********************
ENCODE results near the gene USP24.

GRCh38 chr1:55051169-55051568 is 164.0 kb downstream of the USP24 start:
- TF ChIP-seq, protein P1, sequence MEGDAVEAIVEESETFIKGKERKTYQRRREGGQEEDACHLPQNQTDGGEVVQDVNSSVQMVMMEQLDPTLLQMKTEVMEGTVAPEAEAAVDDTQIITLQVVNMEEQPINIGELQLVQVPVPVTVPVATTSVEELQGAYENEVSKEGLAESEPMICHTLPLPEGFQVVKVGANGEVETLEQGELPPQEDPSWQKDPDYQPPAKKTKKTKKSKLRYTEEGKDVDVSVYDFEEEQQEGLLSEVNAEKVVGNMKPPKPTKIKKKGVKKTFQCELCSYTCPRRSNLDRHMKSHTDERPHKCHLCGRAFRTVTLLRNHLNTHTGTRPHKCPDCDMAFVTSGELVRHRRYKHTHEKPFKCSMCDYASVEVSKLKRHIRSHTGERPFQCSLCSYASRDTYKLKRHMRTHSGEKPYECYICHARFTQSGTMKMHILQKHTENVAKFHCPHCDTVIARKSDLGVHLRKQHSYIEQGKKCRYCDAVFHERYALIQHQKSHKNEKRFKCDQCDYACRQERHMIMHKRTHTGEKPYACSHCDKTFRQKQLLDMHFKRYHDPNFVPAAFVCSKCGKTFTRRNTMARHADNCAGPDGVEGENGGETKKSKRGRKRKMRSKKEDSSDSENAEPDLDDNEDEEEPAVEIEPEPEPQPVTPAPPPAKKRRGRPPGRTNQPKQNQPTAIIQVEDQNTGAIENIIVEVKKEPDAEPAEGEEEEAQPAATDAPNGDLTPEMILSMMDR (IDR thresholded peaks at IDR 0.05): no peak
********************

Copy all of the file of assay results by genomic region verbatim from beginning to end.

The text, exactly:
ENCODE results near the gene USP24.

GRCh38 chr1:55051169-55051568 is 164.0 kb downstream of the USP24 start:
- TF ChIP-seq, protein P1, sequence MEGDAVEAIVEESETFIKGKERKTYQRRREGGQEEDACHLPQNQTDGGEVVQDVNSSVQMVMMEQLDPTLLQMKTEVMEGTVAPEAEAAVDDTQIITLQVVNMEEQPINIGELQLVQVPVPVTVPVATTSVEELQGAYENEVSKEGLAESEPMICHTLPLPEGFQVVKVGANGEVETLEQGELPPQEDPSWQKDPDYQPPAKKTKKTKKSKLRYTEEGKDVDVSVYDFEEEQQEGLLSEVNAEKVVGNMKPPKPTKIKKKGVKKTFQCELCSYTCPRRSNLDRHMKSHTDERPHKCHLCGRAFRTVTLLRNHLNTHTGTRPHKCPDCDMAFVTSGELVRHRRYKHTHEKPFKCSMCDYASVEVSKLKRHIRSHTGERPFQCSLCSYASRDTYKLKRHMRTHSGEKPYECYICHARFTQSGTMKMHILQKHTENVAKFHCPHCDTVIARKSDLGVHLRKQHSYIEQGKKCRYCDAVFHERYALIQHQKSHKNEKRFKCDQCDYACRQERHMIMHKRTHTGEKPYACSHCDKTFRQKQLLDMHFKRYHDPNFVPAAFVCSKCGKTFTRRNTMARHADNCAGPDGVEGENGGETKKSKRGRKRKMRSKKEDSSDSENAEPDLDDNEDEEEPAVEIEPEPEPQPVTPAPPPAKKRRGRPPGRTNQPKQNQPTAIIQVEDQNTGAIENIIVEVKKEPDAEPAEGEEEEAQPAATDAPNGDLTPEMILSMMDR (IDR thresholded peaks at IDR 0.05): no peak